The Harvard Law School Food Law and Policy Clinic (FLPC) is thrilled to share that the USDA has updated its guidance for food manufacturers and retailers, encouraging them to use a “Best if Used By” date label for their products. According to a national survey published by FLPC, the National Consumers League, and the John Hopkins Center for a Livable Future “best if used by”, is the phrase most easily understood by consumers as an indicator of quality. Using one standard label on all products, and clarifying that this label is intended to communicate quality can reduce consumer confusion regarding date labels.
FLPC has actively been working to increase awareness about the policy changes needed to reform the expiration date system and decrease food waste for the past few years. In 2013 FLPC published a major policy report with the Natural Resources Defense Council that examines the legal and policy regime surrounding expiration dates on foods, and how unclear and unregulated date labeling on food contributes to an alarming amount of unnecessary food waste. On February 11, 2015, FLPC in collaboration with Racing Horse Productions released a short film, Expired? Food Waste in America, which profiles the waste of milk in Montana to illustrate the issue of misleading food labels as a leading cause of food waste in America and calls for a unified labeling system as a solution.
FLPC has also worked with members of Congress on legislation to reform the expiration date system (the Food Date Labeling Act of 2016), as well as providing presentations and policy analysis to advocates, government agencies and food industry leaders that are working to reform the expiration date system through voluntary initiatives. FLPC applauds the USDA for moving to help reduce food waste and clear up confusion around expiration labels. The USDA revised guidance on date labeling is a great first step for standardizing expiration dates across the entire food supply.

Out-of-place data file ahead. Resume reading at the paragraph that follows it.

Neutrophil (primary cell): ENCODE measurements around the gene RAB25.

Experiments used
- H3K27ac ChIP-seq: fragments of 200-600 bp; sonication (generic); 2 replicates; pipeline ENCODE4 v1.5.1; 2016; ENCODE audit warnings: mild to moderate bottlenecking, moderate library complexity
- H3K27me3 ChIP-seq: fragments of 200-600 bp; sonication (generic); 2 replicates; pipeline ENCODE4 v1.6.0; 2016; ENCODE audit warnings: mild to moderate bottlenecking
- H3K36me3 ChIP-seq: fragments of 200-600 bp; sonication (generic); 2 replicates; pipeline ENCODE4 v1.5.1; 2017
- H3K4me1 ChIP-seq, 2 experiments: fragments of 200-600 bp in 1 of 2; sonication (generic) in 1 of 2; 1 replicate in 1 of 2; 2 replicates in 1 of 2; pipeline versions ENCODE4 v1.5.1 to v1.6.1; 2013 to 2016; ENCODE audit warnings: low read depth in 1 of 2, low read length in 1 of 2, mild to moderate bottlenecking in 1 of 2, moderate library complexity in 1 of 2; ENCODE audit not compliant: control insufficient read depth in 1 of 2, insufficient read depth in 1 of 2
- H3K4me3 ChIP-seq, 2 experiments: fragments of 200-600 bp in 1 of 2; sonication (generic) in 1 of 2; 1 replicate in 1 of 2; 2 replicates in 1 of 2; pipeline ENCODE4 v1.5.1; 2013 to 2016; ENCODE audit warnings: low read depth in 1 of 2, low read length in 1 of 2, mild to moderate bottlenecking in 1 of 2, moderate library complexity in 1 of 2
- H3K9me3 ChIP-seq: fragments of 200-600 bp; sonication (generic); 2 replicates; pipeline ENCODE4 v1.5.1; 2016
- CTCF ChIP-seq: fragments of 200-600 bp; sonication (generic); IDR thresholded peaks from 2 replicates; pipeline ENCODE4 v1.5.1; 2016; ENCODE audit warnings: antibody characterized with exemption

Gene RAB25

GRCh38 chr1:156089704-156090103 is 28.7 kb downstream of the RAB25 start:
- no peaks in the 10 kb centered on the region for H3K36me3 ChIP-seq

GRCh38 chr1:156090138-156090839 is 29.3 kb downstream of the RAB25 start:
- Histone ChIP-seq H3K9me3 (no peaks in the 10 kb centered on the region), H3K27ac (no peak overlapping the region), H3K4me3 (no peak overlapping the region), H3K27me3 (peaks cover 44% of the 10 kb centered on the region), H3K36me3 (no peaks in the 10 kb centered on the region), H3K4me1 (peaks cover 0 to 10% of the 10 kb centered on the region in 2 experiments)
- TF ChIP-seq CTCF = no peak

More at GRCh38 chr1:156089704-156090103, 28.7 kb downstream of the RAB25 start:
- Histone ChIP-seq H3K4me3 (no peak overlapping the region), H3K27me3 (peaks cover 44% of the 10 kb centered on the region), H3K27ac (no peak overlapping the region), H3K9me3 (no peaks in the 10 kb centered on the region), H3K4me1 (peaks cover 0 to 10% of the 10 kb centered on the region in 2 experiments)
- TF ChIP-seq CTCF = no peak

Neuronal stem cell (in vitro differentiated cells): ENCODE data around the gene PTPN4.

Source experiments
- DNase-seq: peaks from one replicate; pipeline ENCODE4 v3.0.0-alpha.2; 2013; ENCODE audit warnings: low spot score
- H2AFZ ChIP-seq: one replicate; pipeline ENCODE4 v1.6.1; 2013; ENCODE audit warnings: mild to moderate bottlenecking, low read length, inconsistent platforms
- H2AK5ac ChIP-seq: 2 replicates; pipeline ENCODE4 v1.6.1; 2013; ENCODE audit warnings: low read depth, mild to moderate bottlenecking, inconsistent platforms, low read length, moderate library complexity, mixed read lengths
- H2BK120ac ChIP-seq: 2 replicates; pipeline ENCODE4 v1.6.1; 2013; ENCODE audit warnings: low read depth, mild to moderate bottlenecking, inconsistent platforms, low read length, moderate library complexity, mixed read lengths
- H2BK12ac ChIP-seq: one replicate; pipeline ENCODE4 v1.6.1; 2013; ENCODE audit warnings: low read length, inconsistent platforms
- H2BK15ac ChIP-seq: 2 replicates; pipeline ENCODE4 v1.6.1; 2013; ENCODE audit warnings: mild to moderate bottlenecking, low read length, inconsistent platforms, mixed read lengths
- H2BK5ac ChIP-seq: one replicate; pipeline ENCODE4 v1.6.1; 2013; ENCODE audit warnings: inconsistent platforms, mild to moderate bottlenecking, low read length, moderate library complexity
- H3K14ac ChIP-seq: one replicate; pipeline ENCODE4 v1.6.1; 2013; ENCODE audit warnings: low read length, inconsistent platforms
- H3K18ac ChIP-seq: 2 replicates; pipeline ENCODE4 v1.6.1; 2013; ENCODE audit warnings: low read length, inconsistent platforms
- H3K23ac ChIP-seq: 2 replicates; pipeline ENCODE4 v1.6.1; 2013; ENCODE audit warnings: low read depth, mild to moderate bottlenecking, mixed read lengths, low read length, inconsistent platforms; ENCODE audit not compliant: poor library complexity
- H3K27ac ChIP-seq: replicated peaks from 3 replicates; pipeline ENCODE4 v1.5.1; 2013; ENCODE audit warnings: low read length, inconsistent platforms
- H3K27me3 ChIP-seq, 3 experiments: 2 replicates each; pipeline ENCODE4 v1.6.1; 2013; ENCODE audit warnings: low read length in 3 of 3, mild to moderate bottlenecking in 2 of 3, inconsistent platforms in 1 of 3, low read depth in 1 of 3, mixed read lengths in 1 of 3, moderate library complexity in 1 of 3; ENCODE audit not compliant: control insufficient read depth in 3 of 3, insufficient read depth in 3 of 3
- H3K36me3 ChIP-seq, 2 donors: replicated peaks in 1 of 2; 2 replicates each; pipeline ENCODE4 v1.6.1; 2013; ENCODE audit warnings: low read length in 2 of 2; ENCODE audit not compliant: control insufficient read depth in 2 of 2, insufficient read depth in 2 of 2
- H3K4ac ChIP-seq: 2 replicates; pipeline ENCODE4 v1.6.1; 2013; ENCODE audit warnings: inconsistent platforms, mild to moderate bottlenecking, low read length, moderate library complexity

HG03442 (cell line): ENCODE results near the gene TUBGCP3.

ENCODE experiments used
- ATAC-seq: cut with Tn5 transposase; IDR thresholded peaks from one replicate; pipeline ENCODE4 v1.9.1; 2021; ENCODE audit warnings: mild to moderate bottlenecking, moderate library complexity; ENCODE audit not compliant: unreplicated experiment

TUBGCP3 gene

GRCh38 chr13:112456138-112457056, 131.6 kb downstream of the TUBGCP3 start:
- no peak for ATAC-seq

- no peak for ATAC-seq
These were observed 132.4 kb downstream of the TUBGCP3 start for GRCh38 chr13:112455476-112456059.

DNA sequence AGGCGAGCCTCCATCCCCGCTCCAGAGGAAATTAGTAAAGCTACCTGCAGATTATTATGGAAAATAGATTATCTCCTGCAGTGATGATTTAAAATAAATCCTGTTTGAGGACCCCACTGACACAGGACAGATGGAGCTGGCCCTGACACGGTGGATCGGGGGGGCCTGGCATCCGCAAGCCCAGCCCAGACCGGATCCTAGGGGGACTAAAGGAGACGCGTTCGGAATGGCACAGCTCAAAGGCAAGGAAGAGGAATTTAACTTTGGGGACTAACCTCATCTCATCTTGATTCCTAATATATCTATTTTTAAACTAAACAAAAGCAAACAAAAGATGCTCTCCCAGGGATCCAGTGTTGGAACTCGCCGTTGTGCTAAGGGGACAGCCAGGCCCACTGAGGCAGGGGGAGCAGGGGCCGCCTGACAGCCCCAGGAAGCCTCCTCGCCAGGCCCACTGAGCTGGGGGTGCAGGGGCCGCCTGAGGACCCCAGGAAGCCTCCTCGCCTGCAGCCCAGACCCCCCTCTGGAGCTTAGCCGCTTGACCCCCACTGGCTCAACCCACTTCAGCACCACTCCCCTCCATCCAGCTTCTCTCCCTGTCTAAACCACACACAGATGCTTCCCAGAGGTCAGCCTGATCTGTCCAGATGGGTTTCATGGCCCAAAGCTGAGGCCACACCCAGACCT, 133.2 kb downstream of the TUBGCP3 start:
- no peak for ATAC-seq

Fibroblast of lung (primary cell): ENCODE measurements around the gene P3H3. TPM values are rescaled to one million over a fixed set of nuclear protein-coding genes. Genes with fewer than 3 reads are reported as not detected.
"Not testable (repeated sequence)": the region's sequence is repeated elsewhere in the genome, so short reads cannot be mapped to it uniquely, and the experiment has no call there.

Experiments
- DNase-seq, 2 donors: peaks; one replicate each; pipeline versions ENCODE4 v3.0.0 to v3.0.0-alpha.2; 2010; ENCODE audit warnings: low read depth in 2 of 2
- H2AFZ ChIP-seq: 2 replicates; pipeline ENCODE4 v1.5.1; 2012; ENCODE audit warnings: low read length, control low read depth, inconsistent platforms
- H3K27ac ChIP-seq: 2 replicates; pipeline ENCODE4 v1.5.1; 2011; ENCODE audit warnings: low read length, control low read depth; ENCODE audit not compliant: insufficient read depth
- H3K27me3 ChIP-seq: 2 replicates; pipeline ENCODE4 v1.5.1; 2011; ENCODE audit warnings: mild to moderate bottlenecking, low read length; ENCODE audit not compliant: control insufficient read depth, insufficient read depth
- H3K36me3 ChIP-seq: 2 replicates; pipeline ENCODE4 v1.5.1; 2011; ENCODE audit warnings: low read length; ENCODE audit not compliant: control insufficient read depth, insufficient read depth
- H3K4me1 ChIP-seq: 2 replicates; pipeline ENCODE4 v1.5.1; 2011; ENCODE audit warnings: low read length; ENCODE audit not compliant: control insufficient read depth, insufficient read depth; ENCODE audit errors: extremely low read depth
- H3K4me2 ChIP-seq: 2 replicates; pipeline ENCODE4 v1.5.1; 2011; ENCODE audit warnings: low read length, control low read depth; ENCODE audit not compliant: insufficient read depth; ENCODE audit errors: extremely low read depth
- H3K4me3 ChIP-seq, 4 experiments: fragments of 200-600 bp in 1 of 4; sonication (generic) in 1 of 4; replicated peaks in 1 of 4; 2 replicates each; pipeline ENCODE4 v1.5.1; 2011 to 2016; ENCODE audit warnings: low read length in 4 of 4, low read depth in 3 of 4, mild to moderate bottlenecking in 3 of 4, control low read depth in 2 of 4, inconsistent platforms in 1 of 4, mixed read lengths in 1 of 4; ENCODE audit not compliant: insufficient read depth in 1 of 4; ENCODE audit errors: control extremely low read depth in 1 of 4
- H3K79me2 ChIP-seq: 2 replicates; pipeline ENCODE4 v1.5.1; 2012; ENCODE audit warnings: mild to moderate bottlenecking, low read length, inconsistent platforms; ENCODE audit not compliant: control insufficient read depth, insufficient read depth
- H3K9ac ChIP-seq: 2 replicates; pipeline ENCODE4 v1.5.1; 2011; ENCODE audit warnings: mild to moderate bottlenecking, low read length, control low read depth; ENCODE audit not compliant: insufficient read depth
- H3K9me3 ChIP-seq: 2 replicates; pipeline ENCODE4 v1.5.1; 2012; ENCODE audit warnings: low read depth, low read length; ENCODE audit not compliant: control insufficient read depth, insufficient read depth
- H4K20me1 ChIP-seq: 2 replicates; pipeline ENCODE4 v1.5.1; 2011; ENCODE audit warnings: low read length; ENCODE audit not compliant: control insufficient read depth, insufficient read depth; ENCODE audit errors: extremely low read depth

Excerpt from USDA’s press release on the guidance:
“‘In an effort to reduce food loss and waste, these changes will give consumers clear and consistent information when it comes to date labeling on the food they buy,’ said Al Almanza, USDA Deputy Under Secretary for Food Safety. ‘This new guidance can help consumers save money and curb the amount of wholesome food going in the trash.’
Except for infant formula, product dating is not required by Federal regulations. Food manufacturers frequently use a variety of phrases, such as ‘Sell-by’ and ‘Use-by’ on product labels to describe quality dates on a voluntary basis. The use of different phrases to describe quality dates has caused consumer confusion and has led to the disposal of food that is otherwise wholesome and safe because it is past the date printed on the package.”